Part of the reason that Australia and European countries' economies did not suffer several decades of rising income inequality and wage stagnation as the United States did was because of progressive corporate governance policies like co-determination, which meant companies shared more profits with workers. George R. Tyler notes in The Globalist that "a healthy byproduct of codetermination has been higher wages, as nations across northern Europe have adopted local variations of the Australian wage determination mechanism, which links wages to rising productivity year after year."
Co-determination is picking up steam in the United States thanks to a recent proposal from Senator Elizabeth Warren (D-Mass.), who in August 2018 introduced a bill that would give workers more of a say on corporate boards. Called the Accountable Capitalism Act, Sen. Warren explained in a Wall Street Journal op-ed that the bill would "restore the idea that giant American corporations should look out for American interests." As she explains:
Corporations with more than $1 billion in annual revenue would be required to get a federal corporate charter. The new charter requires corporate directors to consider the interests of all major corporate stakeholders—not only shareholders—in company decisions. Shareholders could sue if they believed directors weren’t fulfilling those obligations.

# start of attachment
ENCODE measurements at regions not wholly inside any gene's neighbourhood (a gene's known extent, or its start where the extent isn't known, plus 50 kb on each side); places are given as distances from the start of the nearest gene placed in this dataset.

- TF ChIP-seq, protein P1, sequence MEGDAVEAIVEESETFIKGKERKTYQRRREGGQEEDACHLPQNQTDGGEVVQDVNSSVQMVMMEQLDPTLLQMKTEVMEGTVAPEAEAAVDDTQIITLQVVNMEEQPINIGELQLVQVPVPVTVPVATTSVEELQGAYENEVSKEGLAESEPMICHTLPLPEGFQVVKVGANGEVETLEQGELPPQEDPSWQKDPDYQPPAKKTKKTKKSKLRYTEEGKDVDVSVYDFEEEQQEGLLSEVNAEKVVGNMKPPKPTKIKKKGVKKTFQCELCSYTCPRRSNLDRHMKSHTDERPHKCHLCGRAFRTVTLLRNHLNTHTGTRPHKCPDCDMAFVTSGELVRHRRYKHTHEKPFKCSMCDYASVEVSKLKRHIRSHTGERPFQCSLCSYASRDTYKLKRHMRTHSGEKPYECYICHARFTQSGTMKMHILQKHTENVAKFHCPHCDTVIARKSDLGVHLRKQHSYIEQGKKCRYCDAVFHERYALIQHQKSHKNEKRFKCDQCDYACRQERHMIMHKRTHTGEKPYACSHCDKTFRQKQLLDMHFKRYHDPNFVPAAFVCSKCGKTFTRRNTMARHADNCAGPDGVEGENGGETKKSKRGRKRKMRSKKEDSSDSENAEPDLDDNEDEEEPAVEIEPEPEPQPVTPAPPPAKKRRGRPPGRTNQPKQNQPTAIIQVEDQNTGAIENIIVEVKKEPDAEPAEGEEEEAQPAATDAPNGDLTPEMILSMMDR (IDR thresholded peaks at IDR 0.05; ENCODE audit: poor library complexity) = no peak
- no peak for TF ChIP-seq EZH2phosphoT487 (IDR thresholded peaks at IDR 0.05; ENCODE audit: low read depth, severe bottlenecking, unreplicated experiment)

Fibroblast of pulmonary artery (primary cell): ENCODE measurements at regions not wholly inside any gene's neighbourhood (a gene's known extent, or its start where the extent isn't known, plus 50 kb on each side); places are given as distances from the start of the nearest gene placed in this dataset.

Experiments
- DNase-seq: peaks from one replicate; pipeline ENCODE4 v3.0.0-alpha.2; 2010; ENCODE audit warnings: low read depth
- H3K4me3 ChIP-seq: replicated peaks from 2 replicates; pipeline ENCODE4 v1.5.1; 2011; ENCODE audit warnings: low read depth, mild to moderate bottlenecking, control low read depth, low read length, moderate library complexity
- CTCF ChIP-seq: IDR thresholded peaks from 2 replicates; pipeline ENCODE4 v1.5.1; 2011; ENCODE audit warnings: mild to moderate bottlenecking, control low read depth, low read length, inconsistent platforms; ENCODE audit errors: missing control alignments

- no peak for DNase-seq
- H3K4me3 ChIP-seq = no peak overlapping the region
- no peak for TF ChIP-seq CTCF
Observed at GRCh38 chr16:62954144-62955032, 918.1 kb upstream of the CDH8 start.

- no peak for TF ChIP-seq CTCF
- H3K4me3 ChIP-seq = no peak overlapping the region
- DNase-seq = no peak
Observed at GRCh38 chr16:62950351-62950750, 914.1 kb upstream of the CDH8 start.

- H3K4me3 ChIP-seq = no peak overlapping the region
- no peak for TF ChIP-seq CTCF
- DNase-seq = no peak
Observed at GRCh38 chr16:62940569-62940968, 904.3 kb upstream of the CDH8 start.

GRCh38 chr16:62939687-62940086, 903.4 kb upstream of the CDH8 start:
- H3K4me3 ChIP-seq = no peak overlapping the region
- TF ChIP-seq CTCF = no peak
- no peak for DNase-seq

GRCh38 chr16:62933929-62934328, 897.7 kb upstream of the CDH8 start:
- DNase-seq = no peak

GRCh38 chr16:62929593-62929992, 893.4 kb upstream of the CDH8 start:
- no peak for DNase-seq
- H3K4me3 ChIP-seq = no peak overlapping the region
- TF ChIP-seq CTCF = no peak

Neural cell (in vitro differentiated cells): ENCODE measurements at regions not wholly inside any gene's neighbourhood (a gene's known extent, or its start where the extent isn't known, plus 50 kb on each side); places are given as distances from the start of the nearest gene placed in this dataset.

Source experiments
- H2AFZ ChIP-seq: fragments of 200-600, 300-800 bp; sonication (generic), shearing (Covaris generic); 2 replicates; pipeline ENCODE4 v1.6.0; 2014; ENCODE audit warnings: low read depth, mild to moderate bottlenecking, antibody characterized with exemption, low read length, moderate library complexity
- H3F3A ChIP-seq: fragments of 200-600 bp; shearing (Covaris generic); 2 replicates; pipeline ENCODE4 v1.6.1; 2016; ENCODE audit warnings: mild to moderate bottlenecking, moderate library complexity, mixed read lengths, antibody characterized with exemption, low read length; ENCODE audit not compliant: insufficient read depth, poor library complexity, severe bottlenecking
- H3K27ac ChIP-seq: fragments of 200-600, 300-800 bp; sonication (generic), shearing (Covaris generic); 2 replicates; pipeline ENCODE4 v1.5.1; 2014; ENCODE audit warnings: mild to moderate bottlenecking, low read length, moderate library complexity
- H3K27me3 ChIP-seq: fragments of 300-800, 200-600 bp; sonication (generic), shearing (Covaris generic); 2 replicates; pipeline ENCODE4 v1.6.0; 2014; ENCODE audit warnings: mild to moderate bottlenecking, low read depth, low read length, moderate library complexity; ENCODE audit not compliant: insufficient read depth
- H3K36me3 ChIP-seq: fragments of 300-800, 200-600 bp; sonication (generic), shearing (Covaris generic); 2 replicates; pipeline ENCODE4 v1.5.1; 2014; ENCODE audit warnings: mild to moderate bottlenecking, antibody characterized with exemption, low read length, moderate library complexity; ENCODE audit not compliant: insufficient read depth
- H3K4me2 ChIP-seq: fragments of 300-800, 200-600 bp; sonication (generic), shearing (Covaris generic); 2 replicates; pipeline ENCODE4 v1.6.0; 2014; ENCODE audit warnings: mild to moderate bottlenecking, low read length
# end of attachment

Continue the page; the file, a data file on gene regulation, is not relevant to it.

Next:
[...] My bill also would give workers a stronger voice in corporate decision-making at large companies. Employees would elect at least 40% of directors. At least 75% of directors and shareholders would need to approve before a corporation could make any political expenditures. To address self-serving financial incentives in corporate management, directors and officers would not be allowed to sell company shares within five years of receiving them—or within three years of a company stock buyback.
The "employee representative" demand from Google employees walking out today bears a great deal of similarity to Warren's proposal.
White-collar tech employees like those at Google are in a unique position to influence their corporations' business decisions. Software engineers are in scarce supply, and Silicon Valley knows it can not afford a mass exodus of programmers due to corporate malfeasance. As such, tech companies are under much more pressure to change corporate policy under pressure from employees.
Likewise, most tech companies have long been viewed as having a paternalistic relationship to their white-collar workers, and said companies' HR departments readily pay vast sums for unusually plush benefits (free massages, anyone?). If any industry's employees can precipitate a corporate governance change via internal revolt, it's the tech industry. Ultimately, if employee representation on corporate boards becomes a norm in the US, it could result in better workplace harassment policies, more equal wages, and less income inequality.